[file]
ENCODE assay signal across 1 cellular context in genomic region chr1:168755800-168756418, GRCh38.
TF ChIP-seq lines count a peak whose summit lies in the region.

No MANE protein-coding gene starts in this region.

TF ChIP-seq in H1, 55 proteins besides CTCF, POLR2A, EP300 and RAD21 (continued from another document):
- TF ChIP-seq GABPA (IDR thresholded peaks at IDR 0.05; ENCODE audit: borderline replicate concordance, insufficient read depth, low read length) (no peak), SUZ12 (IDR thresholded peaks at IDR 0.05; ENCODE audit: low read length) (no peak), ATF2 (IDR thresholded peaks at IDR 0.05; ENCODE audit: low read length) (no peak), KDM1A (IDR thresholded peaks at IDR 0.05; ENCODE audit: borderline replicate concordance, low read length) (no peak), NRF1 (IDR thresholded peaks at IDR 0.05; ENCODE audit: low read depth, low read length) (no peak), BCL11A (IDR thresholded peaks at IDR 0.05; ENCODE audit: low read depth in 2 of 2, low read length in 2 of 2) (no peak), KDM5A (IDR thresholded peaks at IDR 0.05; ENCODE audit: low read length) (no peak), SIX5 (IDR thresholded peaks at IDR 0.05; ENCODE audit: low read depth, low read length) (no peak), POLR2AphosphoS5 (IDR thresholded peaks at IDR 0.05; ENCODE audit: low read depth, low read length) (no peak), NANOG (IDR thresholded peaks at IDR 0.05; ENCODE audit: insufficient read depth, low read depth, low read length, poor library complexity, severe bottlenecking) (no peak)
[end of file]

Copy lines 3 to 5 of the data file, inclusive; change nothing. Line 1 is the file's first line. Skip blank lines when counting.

No MANE protein-coding gene starts in this region.

TF ChIP-seq in H1, 55 proteins besides CTCF, POLR2A, EP300 and RAD21 (continued from another document):
- TF ChIP-seq GABPA (IDR thresholded peaks at IDR 0.05; ENCODE audit: borderline replicate concordance, insufficient read depth, low read length) (no peak), SUZ12 (IDR thresholded peaks at IDR 0.05; ENCODE audit: low read length) (no peak), ATF2 (IDR thresholded peaks at IDR 0.05; ENCODE audit: low read length) (no peak), KDM1A (IDR thresholded peaks at IDR 0.05; ENCODE audit: borderline replicate concordance, low read length) (no peak), NRF1 (IDR thresholded peaks at IDR 0.05; ENCODE audit: low read depth, low read length) (no peak), BCL11A (IDR thresholded peaks at IDR 0.05; ENCODE audit: low read depth in 2 of 2, low read length in 2 of 2) (no peak), KDM5A (IDR thresholded peaks at IDR 0.05; ENCODE audit: low read length) (no peak), SIX5 (IDR thresholded peaks at IDR 0.05; ENCODE audit: low read depth, low read length) (no peak), POLR2AphosphoS5 (IDR thresholded peaks at IDR 0.05; ENCODE audit: low read depth, low read length) (no peak), NANOG (IDR thresholded peaks at IDR 0.05; ENCODE audit: insufficient read depth, low read depth, low read length, poor library complexity, severe bottlenecking) (no peak)